Romney promises to roll back defense cuts

The across-the-board cuts to Pentagon spending are sure to be a hot topic at the final presidential debate on Oct. 22, which will be devoted to national security. 

Romney has vowed to boost shipbuilding and bump the size of the military more than 100,000 troops higher than Obama’s plans. He has criticized the current plan to cut $487 billion from the Pentagon budget through the Budget Control Act, and attacked Obama over the $500-billion sequestration cut that would begin to take effect Jan. 2.

Obama is opposed to letting the $500-billion sequestration cuts occur. While Republicans have made an active attempt to blame Obama for sequestration, Democrats point out that a majority of Republicans — including Romney’s running mate Rep. Paul RyanPaul Davis RyanHouse Republicans grumble about the 'worst process ever' Winners and losers from the .3T omnibus Collins: McConnell has 'kept his commitment' on ObamaCare fix MORE — voted for the Budget Control Act that set sequestration in motion.

The defense cuts are an issue where both the Romney and Obama campaigns seem to think they have the upper hand.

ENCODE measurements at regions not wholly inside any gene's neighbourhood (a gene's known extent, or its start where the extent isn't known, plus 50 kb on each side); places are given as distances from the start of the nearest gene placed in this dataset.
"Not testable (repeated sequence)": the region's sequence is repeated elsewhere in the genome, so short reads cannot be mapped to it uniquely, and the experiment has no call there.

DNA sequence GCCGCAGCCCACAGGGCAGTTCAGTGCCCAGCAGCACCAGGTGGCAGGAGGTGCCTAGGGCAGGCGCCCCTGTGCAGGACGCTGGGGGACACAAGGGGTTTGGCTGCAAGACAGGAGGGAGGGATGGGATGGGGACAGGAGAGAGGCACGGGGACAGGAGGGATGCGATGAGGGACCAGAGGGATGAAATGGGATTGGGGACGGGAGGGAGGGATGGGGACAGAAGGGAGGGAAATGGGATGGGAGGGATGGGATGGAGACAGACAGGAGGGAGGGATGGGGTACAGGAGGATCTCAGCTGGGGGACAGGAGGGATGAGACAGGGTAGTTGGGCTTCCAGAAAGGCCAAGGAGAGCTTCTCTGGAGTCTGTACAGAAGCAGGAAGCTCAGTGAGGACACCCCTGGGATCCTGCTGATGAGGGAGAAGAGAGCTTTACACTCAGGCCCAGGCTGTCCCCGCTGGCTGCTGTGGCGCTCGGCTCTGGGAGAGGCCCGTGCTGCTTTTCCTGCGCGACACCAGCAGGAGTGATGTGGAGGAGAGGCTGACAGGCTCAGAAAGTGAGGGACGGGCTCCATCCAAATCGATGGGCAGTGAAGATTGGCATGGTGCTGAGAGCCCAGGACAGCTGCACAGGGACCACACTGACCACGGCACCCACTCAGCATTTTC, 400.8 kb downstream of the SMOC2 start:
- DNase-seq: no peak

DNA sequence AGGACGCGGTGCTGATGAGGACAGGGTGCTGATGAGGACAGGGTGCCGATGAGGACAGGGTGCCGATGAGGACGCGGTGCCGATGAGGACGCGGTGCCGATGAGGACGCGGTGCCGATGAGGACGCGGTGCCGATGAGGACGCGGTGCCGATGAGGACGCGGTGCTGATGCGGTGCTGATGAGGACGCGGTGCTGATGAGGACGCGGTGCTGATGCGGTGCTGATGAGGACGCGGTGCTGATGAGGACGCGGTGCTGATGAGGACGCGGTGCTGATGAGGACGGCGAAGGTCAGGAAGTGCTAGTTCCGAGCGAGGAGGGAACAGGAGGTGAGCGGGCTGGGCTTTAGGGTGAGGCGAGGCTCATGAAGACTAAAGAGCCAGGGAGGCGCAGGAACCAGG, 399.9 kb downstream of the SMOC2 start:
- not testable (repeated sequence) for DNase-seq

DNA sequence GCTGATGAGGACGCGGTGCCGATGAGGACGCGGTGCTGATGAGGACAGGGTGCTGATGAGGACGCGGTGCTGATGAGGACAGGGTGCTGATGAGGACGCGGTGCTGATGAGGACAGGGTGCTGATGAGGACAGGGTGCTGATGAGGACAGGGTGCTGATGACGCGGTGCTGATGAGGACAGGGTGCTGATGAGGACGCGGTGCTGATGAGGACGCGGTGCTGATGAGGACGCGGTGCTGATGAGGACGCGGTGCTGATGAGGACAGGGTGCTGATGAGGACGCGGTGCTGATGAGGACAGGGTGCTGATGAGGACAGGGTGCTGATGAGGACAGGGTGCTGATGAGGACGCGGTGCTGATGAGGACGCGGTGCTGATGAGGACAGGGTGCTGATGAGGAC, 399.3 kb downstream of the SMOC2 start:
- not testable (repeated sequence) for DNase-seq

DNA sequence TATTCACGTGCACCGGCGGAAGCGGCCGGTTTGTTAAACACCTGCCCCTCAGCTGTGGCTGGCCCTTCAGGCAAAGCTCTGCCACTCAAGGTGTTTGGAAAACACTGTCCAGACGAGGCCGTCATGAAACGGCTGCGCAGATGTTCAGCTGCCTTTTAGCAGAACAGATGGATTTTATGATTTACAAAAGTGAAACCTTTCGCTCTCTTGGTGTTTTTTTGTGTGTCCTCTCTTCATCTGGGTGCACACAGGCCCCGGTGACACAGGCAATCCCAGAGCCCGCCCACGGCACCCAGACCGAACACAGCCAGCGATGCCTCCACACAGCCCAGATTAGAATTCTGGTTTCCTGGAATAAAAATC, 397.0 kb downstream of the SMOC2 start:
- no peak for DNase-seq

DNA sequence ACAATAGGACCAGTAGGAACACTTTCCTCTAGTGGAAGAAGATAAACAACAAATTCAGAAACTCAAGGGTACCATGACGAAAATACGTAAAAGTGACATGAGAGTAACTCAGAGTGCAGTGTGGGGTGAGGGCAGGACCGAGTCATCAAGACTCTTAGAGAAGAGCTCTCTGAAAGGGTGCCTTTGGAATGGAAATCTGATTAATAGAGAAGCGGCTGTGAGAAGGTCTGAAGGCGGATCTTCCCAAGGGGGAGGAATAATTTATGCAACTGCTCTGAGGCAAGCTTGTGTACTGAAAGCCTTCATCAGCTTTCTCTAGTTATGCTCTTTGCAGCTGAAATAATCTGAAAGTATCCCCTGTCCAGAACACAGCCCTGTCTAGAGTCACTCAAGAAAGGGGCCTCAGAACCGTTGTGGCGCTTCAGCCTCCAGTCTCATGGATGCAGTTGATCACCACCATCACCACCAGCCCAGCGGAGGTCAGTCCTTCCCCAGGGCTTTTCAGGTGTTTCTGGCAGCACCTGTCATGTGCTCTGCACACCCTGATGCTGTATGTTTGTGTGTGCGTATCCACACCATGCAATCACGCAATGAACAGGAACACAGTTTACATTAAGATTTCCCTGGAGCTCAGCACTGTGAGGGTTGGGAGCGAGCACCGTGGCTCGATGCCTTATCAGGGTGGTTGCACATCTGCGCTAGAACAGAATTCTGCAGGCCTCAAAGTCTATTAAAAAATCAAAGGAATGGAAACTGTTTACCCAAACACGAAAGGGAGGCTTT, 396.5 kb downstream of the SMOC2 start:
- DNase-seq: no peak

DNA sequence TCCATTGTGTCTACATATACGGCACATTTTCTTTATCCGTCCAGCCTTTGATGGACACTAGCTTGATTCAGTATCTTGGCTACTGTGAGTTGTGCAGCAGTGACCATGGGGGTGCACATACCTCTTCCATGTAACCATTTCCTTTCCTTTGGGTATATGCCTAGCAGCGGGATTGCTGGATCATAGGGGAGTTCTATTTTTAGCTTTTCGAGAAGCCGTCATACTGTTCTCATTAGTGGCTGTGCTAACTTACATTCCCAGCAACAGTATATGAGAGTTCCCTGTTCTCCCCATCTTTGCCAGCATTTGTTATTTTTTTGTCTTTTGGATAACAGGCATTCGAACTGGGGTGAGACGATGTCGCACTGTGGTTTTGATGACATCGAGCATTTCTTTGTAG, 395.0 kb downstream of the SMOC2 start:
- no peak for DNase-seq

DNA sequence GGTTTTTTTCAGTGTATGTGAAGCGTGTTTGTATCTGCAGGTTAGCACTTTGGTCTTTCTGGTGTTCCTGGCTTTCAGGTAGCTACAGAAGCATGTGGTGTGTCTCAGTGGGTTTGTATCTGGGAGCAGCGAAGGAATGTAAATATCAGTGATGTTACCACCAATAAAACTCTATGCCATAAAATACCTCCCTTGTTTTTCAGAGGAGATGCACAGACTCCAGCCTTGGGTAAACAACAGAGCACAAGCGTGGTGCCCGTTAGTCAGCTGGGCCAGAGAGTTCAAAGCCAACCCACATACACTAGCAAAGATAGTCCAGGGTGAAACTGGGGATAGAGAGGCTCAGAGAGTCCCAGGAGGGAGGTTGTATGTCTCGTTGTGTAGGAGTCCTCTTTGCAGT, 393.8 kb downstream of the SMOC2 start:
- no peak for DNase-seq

In the first debate, Obama criticized Romney’s plan to add $2 trillion in defense spending that “the Pentagon doesn’t want.” He argues that Romney and Republicans are putting tax cuts for the wealthy ahead of cuts to the military by not compromising on the fiscal cliff.

Republicans counter that Obama is putting his insistence on raising taxes ahead of keeping the military strong.

The $500 billion in defense cuts in sequestration have been rolled into part of the broader fight over tax policy, as they are a key part of the "fiscal cliff" deliberations in the lame-duck session after the election.

In his speech Monday, Romney talked about where his defense strategy would focus most: the Navy. He has pledged to ramp up shipbuilding to 15 ships per year, including 3 submarines, and criticized Obama on Monday for letting the size of the Navy drop to its lowest level since 1916, a reference to the number of Navy ships dropping below 300 (the Pentagon argues the current fleet is much more capable than it was in the past).